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Mayor criticizes decision to close Pimisi Station to O-Train riders on Canada Day

Pimisi Station in Ottawa is seen in this undated photo. (CTV News Ottawa) Pimisi Station in Ottawa is seen in this undated photo. (CTV News Ottawa)
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Mayor Mark Sutcliffe is criticizing the decision by the federal security officials to limit access to the O-Train Pimisi Station on Canada Day, insisting the decision is "about traffic flow" to the events at LeBreton Flats and not capacity issues at the LRT station.

With tens of thousands of people expected to celebrate Canada's 157th birthday in Ottawa on July 1, officials are implementing traffic and pedestrian control measures to facilitate the movement of revellers heading to LeBreton Flats for the main festivities and fireworks.

There will be "no pedestrian access" to Booth Street, between Albert Street and the Kichi Zibi Mikan on July 1, and the road is closed to vehicle traffic except for emergency vehicles. People using the O-Train are being told to get off the LRT at Lyon Street for access to LeBreton Flats, with access to Pimisi Station limited to persons with reduced mobility and local residents only.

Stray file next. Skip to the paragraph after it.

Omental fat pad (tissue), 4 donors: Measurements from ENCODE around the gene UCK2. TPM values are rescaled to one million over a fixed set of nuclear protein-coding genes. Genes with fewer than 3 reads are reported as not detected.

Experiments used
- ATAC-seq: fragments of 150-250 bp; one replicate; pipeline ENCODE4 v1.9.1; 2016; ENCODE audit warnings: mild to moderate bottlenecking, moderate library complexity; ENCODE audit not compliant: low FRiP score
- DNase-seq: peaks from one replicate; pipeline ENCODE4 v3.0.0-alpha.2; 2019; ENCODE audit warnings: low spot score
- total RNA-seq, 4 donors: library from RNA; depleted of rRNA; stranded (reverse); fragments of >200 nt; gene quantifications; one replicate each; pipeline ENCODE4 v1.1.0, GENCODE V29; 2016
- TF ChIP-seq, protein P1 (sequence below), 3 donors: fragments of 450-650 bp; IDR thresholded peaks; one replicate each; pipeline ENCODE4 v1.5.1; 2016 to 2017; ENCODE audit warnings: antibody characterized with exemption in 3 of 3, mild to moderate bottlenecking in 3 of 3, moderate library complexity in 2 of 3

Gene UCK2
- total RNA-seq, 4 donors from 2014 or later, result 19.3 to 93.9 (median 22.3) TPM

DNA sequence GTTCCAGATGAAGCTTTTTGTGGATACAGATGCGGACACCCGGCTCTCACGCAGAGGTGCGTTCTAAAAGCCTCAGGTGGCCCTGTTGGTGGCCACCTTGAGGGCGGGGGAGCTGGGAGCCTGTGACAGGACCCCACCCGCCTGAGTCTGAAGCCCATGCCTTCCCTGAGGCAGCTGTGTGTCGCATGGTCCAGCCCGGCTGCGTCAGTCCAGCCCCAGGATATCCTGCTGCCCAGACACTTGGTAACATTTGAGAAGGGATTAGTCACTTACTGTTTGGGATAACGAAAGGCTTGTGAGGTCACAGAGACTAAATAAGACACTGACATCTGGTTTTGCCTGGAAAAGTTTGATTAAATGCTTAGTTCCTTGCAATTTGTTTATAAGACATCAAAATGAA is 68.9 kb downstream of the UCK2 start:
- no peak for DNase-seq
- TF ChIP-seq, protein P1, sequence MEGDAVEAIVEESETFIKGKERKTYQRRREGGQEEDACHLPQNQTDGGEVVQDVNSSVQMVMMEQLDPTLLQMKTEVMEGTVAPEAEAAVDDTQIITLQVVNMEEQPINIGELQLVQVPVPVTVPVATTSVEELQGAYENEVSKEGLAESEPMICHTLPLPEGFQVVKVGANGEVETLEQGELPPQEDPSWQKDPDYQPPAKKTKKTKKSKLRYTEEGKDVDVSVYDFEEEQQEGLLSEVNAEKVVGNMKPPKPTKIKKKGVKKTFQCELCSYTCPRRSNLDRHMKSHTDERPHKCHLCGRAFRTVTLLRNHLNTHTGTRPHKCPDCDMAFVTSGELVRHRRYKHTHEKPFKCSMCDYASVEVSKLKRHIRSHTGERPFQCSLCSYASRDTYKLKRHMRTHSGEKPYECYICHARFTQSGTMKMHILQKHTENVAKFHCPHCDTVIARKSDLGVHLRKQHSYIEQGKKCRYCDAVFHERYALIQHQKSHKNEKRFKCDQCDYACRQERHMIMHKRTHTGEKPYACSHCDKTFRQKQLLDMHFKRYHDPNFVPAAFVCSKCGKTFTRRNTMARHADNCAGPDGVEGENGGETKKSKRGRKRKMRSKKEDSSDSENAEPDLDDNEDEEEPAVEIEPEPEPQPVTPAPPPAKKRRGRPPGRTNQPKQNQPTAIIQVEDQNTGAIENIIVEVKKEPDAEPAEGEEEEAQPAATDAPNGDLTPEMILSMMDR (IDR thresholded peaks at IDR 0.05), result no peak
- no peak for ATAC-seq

"It bothers me, and I know it bothers our residents, when there's a train station right there, people want to take public transit to an event and they can't use the station that's closest to the event to get there," Sutcliffe told Newstalk 580 CFRA's the Morning Rush with Bill Carroll.

Federal officials say visitors will only be able to access LeBreton Flats on Canada Day on Wellington Street to "ensure a safe pedestrian flow."  Visitors will have to get off the O-Train at Lyon Station and walk to the entrance to LeBreton Flats on Wellington Street.

Booth Street will be closed to pedestrians between Albert Street and the Kichi Zibi Mikan on Canada Day. Transit riders are being told to get off the O-Train at Lyon Station to access LeBreton Flats Park. (Canadian Heritage/website)

In a statement on social media, Sutcliffe said the plan to limit access to Pimisi Station to persons with reduced mobility only is not "an issue of the capacity" of the station.